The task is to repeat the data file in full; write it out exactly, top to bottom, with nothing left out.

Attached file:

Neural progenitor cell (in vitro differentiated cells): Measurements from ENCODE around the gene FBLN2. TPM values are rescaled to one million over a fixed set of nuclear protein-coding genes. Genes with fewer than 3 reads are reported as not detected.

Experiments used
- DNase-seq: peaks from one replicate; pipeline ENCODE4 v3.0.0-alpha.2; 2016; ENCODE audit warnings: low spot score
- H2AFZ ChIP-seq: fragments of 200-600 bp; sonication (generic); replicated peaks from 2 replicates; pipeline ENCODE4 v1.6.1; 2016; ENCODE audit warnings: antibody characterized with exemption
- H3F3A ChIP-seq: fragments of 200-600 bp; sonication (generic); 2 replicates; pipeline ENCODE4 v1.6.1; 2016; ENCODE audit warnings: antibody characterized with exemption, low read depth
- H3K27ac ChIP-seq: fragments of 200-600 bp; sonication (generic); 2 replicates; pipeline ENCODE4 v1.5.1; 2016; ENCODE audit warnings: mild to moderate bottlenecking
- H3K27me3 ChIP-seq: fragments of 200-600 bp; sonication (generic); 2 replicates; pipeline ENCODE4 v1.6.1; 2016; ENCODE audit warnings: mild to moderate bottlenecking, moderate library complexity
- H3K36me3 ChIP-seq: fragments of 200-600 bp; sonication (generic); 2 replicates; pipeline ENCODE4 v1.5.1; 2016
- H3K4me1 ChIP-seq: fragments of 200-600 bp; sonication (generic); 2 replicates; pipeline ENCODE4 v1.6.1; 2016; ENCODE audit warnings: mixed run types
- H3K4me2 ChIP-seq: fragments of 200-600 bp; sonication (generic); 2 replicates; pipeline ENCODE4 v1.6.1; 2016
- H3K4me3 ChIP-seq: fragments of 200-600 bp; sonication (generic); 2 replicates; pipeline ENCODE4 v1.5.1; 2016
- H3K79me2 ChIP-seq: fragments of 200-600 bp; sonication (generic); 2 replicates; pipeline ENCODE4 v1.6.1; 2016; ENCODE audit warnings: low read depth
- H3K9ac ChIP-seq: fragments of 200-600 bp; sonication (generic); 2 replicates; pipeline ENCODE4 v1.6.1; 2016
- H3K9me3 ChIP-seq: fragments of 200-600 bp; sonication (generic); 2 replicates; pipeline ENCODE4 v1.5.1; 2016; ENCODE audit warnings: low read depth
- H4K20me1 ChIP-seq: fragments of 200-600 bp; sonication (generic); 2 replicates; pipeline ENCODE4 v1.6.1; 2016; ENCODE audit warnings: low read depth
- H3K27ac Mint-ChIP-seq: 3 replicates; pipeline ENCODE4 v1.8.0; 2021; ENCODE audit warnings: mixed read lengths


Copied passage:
Neural progenitor cell (in vitro differentiated cells): Measurements from ENCODE around the gene FBLN2. TPM values are rescaled to one million over a fixed set of nuclear protein-coding genes. Genes with fewer than 3 reads are reported as not detected.

Experiments used
- DNase-seq: peaks from one replicate; pipeline ENCODE4 v3.0.0-alpha.2; 2016; ENCODE audit warnings: low spot score
- H2AFZ ChIP-seq: fragments of 200-600 bp; sonication (generic); replicated peaks from 2 replicates; pipeline ENCODE4 v1.6.1; 2016; ENCODE audit warnings: antibody characterized with exemption
- H3F3A ChIP-seq: fragments of 200-600 bp; sonication (generic); 2 replicates; pipeline ENCODE4 v1.6.1; 2016; ENCODE audit warnings: antibody characterized with exemption, low read depth
- H3K27ac ChIP-seq: fragments of 200-600 bp; sonication (generic); 2 replicates; pipeline ENCODE4 v1.5.1; 2016; ENCODE audit warnings: mild to moderate bottlenecking
- H3K27me3 ChIP-seq: fragments of 200-600 bp; sonication (generic); 2 replicates; pipeline ENCODE4 v1.6.1; 2016; ENCODE audit warnings: mild to moderate bottlenecking, moderate library complexity
- H3K36me3 ChIP-seq: fragments of 200-600 bp; sonication (generic); 2 replicates; pipeline ENCODE4 v1.5.1; 2016
- H3K4me1 ChIP-seq: fragments of 200-600 bp; sonication (generic); 2 replicates; pipeline ENCODE4 v1.6.1; 2016; ENCODE audit warnings: mixed run types
- H3K4me2 ChIP-seq: fragments of 200-600 bp; sonication (generic); 2 replicates; pipeline ENCODE4 v1.6.1; 2016
- H3K4me3 ChIP-seq: fragments of 200-600 bp; sonication (generic); 2 replicates; pipeline ENCODE4 v1.5.1; 2016
- H3K79me2 ChIP-seq: fragments of 200-600 bp; sonication (generic); 2 replicates; pipeline ENCODE4 v1.6.1; 2016; ENCODE audit warnings: low read depth
- H3K9ac ChIP-seq: fragments of 200-600 bp; sonication (generic); 2 replicates; pipeline ENCODE4 v1.6.1; 2016
- H3K9me3 ChIP-seq: fragments of 200-600 bp; sonication (generic); 2 replicates; pipeline ENCODE4 v1.5.1; 2016; ENCODE audit warnings: low read depth
- H4K20me1 ChIP-seq: fragments of 200-600 bp; sonication (generic); 2 replicates; pipeline ENCODE4 v1.6.1; 2016; ENCODE audit warnings: low read depth
- H3K27ac Mint-ChIP-seq: 3 replicates; pipeline ENCODE4 v1.8.0; 2021; ENCODE audit warnings: mixed read lengths